Saturday, February 17, 2007

V-day Storm, Alberta Clippers and the Wind Storm of '06

Busy blog post today! There are three things I would like to discuss today: Last week's snow storm, Alberta Clippers and what exactly they are, and last year's wind storm, which hit our region a year ago today!

Valentine's Day Storm:
I don't have to tell you that this was one of the bigger storms Groton has seen in past years, but I will anyways! I measured 15" from the storm, which was actually a 2-part storm. The first storm came at us from the Tennessee Valley, spreading some heavy snow over the area starting the night before Valentine's Day. Then, overnight, that storm transferred its energy and formed a second, stronger storm just off the coast of the Carolinas. As this storm moved up the Atlantic Coast, moisture was pumped in and it snowed...a lot. As much as we got, the map above shows that we were actually one of the least hardest hit areas in our region! (The dark blue, pink, purple and white areas all received over 20")

Alberta Clippers:
You may have heard of Alberta Clippers on the news or in my forecasts. But what exactly is an Alberta Clipper? Basically, they are a winter storm that forms over the mountains of Albert, in Western Canada. These storms usually don't have much moisture to work with, so they don't usually bring massive amounts of snow. As they drop out of Canada, into the midwest and eventually the north east, cold, arctic air often spills in behind the storm. Usually these storms end up tracking to our south and we get an inch or two, if anything. One of these storms will move to our south tonight and into tomorrow morning, bringing some light snow to our area.

Feb. 17, 2006 Wind Storm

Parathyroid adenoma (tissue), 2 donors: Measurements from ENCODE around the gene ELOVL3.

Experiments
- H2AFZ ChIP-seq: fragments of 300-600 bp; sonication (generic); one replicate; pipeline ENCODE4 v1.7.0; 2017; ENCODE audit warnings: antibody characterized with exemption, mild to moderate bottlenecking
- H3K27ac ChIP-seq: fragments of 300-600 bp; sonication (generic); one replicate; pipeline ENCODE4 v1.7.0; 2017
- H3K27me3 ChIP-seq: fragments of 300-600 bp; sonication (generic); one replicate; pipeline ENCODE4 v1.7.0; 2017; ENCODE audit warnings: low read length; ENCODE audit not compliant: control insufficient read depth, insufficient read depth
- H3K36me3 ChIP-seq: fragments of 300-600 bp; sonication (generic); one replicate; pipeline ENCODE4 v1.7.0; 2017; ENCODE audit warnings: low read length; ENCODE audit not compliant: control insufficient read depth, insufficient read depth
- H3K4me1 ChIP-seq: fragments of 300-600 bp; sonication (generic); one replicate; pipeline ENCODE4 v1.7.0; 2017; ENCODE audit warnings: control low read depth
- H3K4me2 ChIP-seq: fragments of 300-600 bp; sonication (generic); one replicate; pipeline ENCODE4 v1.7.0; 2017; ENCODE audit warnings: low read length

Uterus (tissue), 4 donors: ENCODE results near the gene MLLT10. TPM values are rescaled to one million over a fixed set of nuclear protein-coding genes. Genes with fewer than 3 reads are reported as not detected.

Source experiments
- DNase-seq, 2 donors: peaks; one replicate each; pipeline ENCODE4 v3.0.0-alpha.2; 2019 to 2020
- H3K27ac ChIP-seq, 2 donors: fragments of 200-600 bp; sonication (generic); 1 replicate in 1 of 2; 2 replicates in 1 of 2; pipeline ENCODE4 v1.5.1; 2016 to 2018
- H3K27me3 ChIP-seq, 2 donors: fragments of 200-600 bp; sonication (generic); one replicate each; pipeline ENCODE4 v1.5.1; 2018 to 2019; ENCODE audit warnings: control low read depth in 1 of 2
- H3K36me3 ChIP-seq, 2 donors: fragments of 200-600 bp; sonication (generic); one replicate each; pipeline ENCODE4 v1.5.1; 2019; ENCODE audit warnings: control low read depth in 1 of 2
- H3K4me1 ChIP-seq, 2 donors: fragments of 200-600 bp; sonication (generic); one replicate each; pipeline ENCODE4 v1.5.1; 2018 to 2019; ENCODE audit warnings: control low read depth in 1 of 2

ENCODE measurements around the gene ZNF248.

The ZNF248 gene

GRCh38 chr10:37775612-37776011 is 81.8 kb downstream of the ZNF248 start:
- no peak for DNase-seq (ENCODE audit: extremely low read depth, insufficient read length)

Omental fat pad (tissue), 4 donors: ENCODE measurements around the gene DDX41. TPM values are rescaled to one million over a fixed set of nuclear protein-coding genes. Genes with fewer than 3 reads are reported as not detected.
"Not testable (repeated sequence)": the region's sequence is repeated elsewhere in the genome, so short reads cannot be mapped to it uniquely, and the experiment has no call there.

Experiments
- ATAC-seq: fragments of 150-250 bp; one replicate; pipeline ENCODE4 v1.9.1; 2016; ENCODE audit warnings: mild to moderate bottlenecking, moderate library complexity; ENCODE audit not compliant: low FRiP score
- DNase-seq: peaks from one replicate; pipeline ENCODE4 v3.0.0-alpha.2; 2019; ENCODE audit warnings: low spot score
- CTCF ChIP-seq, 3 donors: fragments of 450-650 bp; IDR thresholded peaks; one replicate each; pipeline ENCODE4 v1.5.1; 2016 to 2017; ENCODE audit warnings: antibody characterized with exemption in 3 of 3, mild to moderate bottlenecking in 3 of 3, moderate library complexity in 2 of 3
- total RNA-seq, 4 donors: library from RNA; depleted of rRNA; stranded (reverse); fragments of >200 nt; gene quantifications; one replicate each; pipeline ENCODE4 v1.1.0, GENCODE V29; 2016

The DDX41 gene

Friday, February 17th, 2006 started warm, with temperatures in the 50-55 degree range riding on strong south-westerly winds which we gusting in the 20-30 mph range. Then, at 8AM sharp, it all changed. Accompanied by a band of heavy rain, very strong winds and a rapid drop in temperature, a cold front barreled through Groton. By 8:10 AM, the heaviest of the rain was over and the temperature has begun its nose dive. By 9:30 AM, the temperature had leveled off around 36 and the precipitation had stopped. The wind, however, was now stronger than ever. Even though my anemometer is shielded by the trees around our house, it still peaked out at 33.8 MPH, the highest reading I have ever recorded (breaking the old record of 33.3 MPH set on November 13, 2003.) At this time, there was already one tree down in my backyard and another clump partially uprooted. While no more excitement occurred in Groton, the rest of Central New York had some other events. In Rochester, a lady was killed when a tree fell on her car. Just outside of Union Springs, road signs were blown over. At the Waterloo Premium Outlets, a stop light was blown right off its wires. And all across the area, trees, mostly pine trees, toppled to the ground.

(This picture, taken by me, was used
on News
Channel 9 that night!)

In other weather news, there is potential in the Wednesday/Thursday time frame for another winter storm. This one will not have as much cold air to work with, so most areas will see rain. However, we would likely be far enough north and west to get at least some snow, if not a lot. As I have said many times before, it is still very early and very hard to tell. If I had to make a prediction based on my gut, I say we get very little. But stay tuned anyways!

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